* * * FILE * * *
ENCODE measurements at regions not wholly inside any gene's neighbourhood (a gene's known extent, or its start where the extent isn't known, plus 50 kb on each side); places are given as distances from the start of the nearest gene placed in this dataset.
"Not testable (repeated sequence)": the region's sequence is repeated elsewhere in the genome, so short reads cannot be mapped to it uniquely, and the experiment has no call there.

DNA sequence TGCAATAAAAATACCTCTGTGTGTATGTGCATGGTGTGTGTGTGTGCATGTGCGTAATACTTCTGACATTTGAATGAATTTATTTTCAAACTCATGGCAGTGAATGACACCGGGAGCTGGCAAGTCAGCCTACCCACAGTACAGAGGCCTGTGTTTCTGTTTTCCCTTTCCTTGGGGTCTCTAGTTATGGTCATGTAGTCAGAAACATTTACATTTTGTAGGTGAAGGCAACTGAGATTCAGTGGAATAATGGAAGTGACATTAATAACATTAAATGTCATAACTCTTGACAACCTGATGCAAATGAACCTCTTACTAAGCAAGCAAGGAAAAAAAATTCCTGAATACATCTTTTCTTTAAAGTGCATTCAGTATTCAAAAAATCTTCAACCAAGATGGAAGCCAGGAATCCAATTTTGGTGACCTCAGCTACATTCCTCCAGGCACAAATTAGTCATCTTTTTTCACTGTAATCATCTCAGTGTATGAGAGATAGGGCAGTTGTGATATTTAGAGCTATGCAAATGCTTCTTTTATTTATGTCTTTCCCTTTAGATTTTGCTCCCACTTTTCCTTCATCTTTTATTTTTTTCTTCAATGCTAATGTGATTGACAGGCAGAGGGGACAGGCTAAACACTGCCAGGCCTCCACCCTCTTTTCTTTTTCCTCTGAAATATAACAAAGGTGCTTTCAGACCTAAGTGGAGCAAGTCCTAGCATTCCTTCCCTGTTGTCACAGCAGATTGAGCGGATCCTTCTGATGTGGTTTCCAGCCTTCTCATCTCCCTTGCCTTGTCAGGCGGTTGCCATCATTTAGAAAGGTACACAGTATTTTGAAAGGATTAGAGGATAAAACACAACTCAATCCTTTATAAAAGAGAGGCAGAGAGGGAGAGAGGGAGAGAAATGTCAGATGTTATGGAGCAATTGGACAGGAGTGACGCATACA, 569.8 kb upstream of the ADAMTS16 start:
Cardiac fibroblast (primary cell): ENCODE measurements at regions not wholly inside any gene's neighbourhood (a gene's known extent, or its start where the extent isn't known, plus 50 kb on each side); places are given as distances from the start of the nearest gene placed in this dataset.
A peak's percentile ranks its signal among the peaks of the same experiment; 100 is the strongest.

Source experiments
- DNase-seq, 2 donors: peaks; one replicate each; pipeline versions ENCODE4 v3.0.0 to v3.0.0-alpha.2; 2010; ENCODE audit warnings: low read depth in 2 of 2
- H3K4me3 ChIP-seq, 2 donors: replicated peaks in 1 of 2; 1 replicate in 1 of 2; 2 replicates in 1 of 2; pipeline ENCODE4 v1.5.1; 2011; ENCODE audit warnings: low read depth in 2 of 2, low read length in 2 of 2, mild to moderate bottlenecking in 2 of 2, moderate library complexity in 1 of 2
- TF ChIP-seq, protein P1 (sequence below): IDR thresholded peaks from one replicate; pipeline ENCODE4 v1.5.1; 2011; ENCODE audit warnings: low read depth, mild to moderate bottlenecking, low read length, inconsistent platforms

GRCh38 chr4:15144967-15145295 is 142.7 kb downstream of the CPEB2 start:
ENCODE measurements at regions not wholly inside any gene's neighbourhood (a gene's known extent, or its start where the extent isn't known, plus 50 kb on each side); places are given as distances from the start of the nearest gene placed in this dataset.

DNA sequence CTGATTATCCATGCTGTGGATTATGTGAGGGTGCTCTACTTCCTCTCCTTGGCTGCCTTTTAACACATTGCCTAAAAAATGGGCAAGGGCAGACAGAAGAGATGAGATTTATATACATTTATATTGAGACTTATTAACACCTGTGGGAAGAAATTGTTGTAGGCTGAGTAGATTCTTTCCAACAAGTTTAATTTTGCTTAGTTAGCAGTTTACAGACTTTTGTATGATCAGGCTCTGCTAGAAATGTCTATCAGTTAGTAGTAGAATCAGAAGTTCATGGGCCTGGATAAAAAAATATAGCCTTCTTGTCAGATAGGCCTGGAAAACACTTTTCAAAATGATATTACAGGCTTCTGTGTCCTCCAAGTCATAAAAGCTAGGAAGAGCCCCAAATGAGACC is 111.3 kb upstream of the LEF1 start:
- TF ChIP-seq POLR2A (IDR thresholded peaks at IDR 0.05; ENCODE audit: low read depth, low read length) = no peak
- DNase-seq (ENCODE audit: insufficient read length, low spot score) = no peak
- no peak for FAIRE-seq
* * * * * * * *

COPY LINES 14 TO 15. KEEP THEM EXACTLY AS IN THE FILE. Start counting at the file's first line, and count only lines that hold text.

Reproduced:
- DNase-seq (ENCODE audit: insufficient read length, low spot score) = no peak
- no peak for FAIRE-seq